New Zealand strikes refugee deal with Australia

New Zealand is to accept 150 refugees a year from Australia, Prime Minister John Key said on Saturday, to ease pressure on Canberra which is grappling with a surge in boatpeople heading to the region.

Key made the announcement at the end of talks with visiting Australian Prime Minister Julia Gillard whose government last year faced a record number of more than 17,000 asylum-seekers arriving by boat.

"People smuggling has tragic consequences. It is a regional problem that requires regional cooperation," Key said, adding Australia had assisted New Zealand in the past.

"There are boats that we can point to that were on their way to New Zealand where Australia has effectively taken those people."

Gillard warned New Zealand's assistance should not be seen as a message of encouragement to boatpeople and Australia would continue to rigorously patrol its waters.

Most of the asylum-seekers pay people-smugglers for passage from Indonesia on over-crowded, leaky, vessels, and sinkings are routine.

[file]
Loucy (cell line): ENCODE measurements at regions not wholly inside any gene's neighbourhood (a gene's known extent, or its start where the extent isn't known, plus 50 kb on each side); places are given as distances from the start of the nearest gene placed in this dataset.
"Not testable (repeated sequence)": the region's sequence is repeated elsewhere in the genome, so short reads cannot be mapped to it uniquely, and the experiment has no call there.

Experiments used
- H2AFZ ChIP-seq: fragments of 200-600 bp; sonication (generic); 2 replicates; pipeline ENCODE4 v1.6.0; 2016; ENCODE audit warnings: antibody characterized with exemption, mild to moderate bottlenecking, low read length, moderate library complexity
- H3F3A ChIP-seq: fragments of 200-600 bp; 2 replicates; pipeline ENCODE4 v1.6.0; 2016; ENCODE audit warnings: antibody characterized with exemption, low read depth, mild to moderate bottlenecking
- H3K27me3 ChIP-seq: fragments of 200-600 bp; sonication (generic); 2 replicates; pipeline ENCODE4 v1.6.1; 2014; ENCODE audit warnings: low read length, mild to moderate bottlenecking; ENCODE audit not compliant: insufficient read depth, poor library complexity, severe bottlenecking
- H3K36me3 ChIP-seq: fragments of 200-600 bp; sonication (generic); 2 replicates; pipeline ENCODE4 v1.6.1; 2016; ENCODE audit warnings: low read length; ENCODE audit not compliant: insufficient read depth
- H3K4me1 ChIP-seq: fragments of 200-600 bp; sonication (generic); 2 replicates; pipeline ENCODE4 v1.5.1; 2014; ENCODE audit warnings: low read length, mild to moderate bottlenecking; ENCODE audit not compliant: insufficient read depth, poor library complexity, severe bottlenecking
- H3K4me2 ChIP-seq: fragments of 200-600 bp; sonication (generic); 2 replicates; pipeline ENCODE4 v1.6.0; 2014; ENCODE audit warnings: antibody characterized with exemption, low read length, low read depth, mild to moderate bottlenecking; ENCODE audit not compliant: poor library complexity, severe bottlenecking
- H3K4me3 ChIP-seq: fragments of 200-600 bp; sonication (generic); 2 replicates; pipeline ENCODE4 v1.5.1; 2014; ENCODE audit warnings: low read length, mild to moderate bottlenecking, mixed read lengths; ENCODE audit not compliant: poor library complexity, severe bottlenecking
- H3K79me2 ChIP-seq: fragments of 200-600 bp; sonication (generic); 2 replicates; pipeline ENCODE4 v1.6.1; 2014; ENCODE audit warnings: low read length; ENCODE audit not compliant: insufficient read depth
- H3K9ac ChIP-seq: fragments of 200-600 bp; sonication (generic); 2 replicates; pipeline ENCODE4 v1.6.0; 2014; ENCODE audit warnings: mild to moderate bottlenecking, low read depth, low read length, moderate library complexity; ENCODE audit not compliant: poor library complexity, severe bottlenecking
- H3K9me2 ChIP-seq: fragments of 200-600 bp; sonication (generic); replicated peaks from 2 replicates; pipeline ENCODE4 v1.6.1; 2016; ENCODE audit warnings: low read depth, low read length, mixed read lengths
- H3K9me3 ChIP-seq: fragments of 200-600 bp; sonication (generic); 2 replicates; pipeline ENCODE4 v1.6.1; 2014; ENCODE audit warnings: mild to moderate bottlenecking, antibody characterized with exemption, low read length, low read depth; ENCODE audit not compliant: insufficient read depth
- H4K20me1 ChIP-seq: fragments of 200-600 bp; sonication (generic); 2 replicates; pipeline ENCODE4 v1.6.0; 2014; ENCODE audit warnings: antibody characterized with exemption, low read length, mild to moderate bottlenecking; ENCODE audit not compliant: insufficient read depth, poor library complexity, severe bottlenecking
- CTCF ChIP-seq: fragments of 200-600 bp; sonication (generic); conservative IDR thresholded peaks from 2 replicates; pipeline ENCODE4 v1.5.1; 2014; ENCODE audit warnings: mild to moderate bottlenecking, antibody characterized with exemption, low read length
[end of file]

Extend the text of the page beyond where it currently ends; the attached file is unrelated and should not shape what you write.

"Australia expends a lot of effort in detecting and disrupting people-smuggling ventures and prosecuting people-smugglers. This is transnational crime and we take a very rigorous approach," she said.

The 150 boatpeople to be taken by New Zealand would be people who have been approved as refugees in one of Australia's offshore processing centres, in the island state of Nauru or Manus in Papua New Guinea.

Key said they would be part of the annual quota of 750 refugees New Zealand takes as per its commitment to the United Nations High Commissioner for Refugees (UNHCR).

"They will not be in addition to the quota. We are limiting this to 150 in order to still maintain a significant commitment to resettling refugees referred by the UNHCR," he said.

New Zealand last took refugees in a similar manner in 2001 when it resettled 131 of the 438 boatpeople rescued by the Norwegian freighter Tampa near Christmas Island, an Australian territory in the Indian Ocean.

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